It’s… I guess if there’s a theme, it’s folklore this week. Folklore and obscure reprints. Also there are only two primary creators in this entry, despite their being four books.

FREE COUNTRY: A TALE OF THE CHILDREN’S CRUSADE So I really like Neil Gaiman. I’ve reviewed his last several books for Newsday and I just generally think he’s a terrific writer of narrative and while some of his recent stuff has been less tight than his truly entertaining novels, I’ve always had a soft spot for his ridiculous boondoggle of a crossover story written for Vertigo at a time when nobody good was writing five or six of the best books at the imprint. As planned about 20 years ago, the annuals of Swamp Thing, Animal Man, Doom Patrol, Black Orchid and The Books of Magic were all supposed to tie into each other. As executed, they did no such thing and this very carefully plotted proposal ended up with a really fun intro, a reasonably cool payoff and a middle that just didn’t make any damn sense at all. So the current Vertigo editors got Toby Litt, the guy who wrote Dead Boy Detectives (tertiary Sandman characters who got their own book when you could just print SANDMAN on something and sell it for too much money) to write a middle section that actually contained the planned plot points, and to flesh out the finale so it’s not rushed, and it’s a fun little graphic novel, especially the first section, which is still the best, and has truly terrific Chris Bachalo art. And seriously the less said about the tie-in annuals the better. It was the post-Alan Moore Swamp Thing, the post-Grant Morrison Animal Man and Doom Patrol, and the post-Gaiman Books of Magic and Black Orchid (well, the BoM ongoing hadn’t really started yet, but still: not great). This, however, is really fun.

MIRACLEMAN I am capable of – indeed, prone to – yammering on at punishing length on the topic of Miracleman, the best of Alan Moore’s juvenalia and the only strip to survive Warrior Magazine with its dignity intact (I don’t honestly like the story of V for Vendetta very much, though I love the art). Its second life as a collection of Gaiman’s short stories is maybe the only elegant passing of the torch in comics; can you think of another writer who created a wonderful, satisfying run on a superhero title and then handed the reins to somebody just as good? Maybe Morrison handing off to Mark Waid on JLA or Warren Ellis turning The Authority over to Mark Millar, but those are the only two I can think of. Anyway, Marvel is finally reprinting Miracleman frustratingly slowly, but they’ve graduated to the good stuff, and Gaiman’s stories are just as clever as I remember them being and Mark Buckingham’s art is gorgeous. The third issue of the Gaiman run comes out next month; it’s my single favorite comic book. The last issue was fun, the weakest of the bunch in my humble opinion; Gaiman, early in his career, wrote a worrying number of stories about shallow young men who are extremely cynical about sex and get cured of said cynicism through a transcendent (and weird) sexual experience – that’s Miracleman #2. But it is interesting and Buckingham does good work.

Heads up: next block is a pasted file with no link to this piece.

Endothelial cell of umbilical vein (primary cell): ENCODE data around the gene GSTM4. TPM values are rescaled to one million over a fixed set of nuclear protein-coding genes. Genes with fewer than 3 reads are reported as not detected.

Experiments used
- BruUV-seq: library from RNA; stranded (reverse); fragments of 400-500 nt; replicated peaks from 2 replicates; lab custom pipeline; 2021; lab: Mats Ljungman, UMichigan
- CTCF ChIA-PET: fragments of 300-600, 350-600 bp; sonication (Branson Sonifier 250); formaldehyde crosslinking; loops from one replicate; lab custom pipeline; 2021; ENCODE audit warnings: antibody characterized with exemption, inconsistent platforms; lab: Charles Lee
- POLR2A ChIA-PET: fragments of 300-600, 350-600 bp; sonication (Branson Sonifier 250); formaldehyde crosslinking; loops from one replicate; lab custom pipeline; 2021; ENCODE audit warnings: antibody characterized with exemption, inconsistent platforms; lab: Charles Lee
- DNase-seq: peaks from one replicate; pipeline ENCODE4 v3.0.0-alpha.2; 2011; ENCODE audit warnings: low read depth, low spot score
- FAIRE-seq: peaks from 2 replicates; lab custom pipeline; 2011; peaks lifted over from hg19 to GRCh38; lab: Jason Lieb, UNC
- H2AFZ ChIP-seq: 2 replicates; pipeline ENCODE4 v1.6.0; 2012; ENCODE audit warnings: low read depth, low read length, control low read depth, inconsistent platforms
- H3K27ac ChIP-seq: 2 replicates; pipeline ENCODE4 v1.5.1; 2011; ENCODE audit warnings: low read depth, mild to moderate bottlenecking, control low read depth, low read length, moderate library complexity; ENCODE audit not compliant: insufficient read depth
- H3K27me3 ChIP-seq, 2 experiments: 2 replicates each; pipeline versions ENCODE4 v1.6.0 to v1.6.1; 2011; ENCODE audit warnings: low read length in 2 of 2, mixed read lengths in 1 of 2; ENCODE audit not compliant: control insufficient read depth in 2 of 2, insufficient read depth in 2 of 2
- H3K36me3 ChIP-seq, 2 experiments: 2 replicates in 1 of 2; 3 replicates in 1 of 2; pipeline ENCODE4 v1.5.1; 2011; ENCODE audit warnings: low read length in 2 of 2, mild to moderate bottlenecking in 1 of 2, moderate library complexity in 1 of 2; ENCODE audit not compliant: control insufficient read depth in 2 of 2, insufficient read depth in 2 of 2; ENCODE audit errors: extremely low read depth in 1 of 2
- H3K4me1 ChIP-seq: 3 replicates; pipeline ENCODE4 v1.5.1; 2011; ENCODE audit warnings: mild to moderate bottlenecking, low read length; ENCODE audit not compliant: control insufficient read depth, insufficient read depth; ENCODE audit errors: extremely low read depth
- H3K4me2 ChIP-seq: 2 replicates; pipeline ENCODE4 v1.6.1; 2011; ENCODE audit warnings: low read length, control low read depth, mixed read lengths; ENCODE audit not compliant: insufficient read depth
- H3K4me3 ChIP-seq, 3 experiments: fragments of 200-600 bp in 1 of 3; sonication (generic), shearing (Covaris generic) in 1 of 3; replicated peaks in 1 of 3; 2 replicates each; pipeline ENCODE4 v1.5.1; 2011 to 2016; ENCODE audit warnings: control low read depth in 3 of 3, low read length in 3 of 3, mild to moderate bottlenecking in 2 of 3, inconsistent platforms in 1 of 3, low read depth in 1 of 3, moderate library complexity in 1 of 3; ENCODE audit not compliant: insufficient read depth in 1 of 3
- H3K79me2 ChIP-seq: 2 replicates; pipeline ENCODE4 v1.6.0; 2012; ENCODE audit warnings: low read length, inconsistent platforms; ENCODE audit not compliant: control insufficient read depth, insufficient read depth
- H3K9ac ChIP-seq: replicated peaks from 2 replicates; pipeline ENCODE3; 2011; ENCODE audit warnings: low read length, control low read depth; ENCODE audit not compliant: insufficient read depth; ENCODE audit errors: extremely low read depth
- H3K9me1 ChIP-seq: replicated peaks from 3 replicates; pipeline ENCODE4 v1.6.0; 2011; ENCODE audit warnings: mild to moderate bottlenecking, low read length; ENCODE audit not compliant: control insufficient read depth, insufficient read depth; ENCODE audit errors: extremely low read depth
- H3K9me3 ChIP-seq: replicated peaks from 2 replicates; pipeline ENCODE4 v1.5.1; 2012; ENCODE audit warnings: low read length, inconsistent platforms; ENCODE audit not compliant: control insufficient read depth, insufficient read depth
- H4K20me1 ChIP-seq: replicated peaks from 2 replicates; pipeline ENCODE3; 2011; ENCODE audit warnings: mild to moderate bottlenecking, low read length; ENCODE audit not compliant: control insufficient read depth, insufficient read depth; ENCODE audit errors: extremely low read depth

ALIENS: SALVATION A forgotten gem from the licensing bonanza of the mid-1990′s written by Dave Gibbons and drawn – for real – by Mike Mignola. Dark Horse put it back in print; I believe it was a serial in the company’s UK-only Aliens Magazine that they issued in the US as a one-shot in 1993. It’s kind of Clive Barker-y, which makes sense, since the grandaddy of horror-movie comics merchandising is the surprisingly high-wattage Hellraiser anthology series that came out around the same time. Man, that one’s great – stories by Mignola, Dave McKean, Mark Hempel, Marc Chiarello, etc. Anyway, Salvation is a fairly standard 2000AD-style space story about a missionary saved by his insane captain from evil monsters, written by Gibbons with incredible Kirby-does-some-bad-acid art by Mignola. Its aspirations toward deeper meaning are kind of embarrassing but Mignola rules.

HELLBOY: THE HOUNDS OF PLUTO This is the best Hellboy story I’ve read in years. It’s a perfect blend of folklore and monster-bashing and it suggests some interesting stuff in the future for the series. I have to say, of all the comics artists still working, Mignola is really doing almost exactly the same thing he started out doing, except he’s much more assured, has deeper research and takes longer to put the books out, and it is fucking awesome and no one is doing anything like it. I reread the whole series, Seed of Destruction through Hellboy in Hell, a few months ago and it is nearly perfect – it manages to be pulpy and have some real emotional heft to it at the same time and nobody uses black the way he uses black. He’s completely unafraid to fill up half a page with india ink in the service of one powerful panel and man, is it effective. I can’t think of a page I wouldn’t mount on my wall.

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